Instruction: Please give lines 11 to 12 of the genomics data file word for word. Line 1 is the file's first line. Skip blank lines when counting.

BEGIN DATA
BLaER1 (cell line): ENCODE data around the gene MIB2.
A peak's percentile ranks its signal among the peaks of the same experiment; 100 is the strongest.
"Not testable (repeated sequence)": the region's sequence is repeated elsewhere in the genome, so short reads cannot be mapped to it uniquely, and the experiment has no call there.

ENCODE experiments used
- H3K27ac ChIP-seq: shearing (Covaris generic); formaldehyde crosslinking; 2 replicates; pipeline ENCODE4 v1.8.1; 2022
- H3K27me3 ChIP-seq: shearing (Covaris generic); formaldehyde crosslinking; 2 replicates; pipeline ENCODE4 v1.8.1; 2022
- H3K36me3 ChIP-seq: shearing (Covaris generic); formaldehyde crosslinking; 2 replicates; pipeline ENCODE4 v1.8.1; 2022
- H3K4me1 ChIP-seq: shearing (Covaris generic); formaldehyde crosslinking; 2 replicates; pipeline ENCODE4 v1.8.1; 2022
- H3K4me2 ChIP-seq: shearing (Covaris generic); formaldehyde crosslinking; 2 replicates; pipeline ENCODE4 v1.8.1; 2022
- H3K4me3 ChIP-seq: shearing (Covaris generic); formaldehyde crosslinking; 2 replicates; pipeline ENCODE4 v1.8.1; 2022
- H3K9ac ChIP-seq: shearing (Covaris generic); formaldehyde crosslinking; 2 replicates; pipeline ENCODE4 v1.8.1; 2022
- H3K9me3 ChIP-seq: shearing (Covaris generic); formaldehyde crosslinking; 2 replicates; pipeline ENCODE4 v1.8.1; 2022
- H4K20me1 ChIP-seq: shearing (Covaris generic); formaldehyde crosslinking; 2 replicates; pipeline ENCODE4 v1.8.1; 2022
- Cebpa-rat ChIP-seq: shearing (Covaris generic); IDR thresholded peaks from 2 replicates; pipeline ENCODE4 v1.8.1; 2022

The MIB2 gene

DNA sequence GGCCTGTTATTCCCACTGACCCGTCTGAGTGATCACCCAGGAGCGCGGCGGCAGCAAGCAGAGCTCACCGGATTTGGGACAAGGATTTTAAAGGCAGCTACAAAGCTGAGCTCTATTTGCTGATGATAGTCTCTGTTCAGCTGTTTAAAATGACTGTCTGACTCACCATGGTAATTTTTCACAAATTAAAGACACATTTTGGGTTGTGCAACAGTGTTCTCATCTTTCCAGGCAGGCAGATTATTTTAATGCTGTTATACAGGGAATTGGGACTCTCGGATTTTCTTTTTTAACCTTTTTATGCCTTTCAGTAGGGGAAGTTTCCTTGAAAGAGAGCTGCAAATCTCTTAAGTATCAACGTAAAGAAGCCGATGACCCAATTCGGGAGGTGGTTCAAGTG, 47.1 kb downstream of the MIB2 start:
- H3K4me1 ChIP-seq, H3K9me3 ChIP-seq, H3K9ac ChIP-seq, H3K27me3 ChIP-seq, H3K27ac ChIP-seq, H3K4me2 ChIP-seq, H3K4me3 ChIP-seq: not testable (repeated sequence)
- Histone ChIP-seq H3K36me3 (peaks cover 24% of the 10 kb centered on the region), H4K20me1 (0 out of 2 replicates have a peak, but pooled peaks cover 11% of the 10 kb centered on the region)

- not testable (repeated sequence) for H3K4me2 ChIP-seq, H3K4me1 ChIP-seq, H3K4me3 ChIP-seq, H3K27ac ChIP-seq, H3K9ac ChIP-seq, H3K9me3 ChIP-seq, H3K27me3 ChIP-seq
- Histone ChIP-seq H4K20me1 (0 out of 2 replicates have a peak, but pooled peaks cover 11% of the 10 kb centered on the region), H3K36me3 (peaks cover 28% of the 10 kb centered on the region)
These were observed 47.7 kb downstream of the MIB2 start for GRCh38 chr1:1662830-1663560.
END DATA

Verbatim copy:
- H3K9ac ChIP-seq: shearing (Covaris generic); formaldehyde crosslinking; 2 replicates; pipeline ENCODE4 v1.8.1; 2022
- H3K9me3 ChIP-seq: shearing (Covaris generic); formaldehyde crosslinking; 2 replicates; pipeline ENCODE4 v1.8.1; 2022